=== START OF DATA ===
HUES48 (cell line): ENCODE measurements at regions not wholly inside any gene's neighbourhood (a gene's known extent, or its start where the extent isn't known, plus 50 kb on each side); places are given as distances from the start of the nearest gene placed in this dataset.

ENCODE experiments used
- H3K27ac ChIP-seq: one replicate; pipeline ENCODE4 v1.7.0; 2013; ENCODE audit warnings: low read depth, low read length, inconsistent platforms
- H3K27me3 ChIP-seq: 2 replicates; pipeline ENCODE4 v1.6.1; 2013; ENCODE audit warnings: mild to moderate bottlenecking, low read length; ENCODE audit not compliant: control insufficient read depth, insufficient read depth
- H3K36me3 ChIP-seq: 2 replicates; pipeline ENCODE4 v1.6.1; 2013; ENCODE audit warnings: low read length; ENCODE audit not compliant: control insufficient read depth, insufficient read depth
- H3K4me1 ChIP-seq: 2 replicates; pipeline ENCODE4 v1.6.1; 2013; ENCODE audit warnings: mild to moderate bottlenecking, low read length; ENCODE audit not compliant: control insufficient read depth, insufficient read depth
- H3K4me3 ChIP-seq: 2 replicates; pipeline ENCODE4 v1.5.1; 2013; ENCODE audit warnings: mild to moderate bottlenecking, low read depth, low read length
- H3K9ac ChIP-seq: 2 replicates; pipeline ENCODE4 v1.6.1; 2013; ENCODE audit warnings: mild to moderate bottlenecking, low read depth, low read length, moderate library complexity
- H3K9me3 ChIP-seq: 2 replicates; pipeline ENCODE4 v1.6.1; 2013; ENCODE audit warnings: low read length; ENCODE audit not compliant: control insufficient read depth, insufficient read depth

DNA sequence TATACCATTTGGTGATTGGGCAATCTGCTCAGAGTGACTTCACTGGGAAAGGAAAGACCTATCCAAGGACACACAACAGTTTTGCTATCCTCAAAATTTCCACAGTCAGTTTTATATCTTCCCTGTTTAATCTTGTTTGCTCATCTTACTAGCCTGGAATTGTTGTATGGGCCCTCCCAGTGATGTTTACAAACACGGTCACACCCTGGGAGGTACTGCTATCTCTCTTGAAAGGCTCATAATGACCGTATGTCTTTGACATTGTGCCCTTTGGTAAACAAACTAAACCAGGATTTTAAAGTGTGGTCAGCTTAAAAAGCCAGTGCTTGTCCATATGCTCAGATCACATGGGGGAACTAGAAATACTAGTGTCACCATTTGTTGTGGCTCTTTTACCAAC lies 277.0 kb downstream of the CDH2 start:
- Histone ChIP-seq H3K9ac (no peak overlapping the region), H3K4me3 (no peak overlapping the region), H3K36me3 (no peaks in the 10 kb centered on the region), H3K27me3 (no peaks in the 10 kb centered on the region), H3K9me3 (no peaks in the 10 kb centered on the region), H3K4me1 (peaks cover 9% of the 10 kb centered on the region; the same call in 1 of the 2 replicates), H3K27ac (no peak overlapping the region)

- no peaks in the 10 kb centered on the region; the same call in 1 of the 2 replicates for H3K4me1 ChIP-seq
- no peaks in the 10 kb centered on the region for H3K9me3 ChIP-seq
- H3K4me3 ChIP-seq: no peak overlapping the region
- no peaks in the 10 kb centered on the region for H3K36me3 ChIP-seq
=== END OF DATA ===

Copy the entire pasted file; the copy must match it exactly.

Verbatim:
HUES48 (cell line): ENCODE measurements at regions not wholly inside any gene's neighbourhood (a gene's known extent, or its start where the extent isn't known, plus 50 kb on each side); places are given as distances from the start of the nearest gene placed in this dataset.

ENCODE experiments used
- H3K27ac ChIP-seq: one replicate; pipeline ENCODE4 v1.7.0; 2013; ENCODE audit warnings: low read depth, low read length, inconsistent platforms
- H3K27me3 ChIP-seq: 2 replicates; pipeline ENCODE4 v1.6.1; 2013; ENCODE audit warnings: mild to moderate bottlenecking, low read length; ENCODE audit not compliant: control insufficient read depth, insufficient read depth
- H3K36me3 ChIP-seq: 2 replicates; pipeline ENCODE4 v1.6.1; 2013; ENCODE audit warnings: low read length; ENCODE audit not compliant: control insufficient read depth, insufficient read depth
- H3K4me1 ChIP-seq: 2 replicates; pipeline ENCODE4 v1.6.1; 2013; ENCODE audit warnings: mild to moderate bottlenecking, low read length; ENCODE audit not compliant: control insufficient read depth, insufficient read depth
- H3K4me3 ChIP-seq: 2 replicates; pipeline ENCODE4 v1.5.1; 2013; ENCODE audit warnings: mild to moderate bottlenecking, low read depth, low read length
- H3K9ac ChIP-seq: 2 replicates; pipeline ENCODE4 v1.6.1; 2013; ENCODE audit warnings: mild to moderate bottlenecking, low read depth, low read length, moderate library complexity
- H3K9me3 ChIP-seq: 2 replicates; pipeline ENCODE4 v1.6.1; 2013; ENCODE audit warnings: low read length; ENCODE audit not compliant: control insufficient read depth, insufficient read depth

DNA sequence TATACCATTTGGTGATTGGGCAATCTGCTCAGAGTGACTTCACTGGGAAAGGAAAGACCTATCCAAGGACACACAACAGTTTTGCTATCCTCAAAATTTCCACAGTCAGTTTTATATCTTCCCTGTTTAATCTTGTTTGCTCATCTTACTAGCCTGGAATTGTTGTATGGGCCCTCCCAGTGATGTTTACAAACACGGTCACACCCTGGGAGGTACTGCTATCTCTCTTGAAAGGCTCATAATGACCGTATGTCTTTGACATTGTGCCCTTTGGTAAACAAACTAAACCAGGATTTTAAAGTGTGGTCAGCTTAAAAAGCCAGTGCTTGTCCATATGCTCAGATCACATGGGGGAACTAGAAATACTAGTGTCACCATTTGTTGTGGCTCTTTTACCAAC lies 277.0 kb downstream of the CDH2 start:
- Histone ChIP-seq H3K9ac (no peak overlapping the region), H3K4me3 (no peak overlapping the region), H3K36me3 (no peaks in the 10 kb centered on the region), H3K27me3 (no peaks in the 10 kb centered on the region), H3K9me3 (no peaks in the 10 kb centered on the region), H3K4me1 (peaks cover 9% of the 10 kb centered on the region; the same call in 1 of the 2 replicates), H3K27ac (no peak overlapping the region)

- no peaks in the 10 kb centered on the region; the same call in 1 of the 2 replicates for H3K4me1 ChIP-seq
- no peaks in the 10 kb centered on the region for H3K9me3 ChIP-seq
- H3K4me3 ChIP-seq: no peak overlapping the region
- no peaks in the 10 kb centered on the region for H3K36me3 ChIP-seq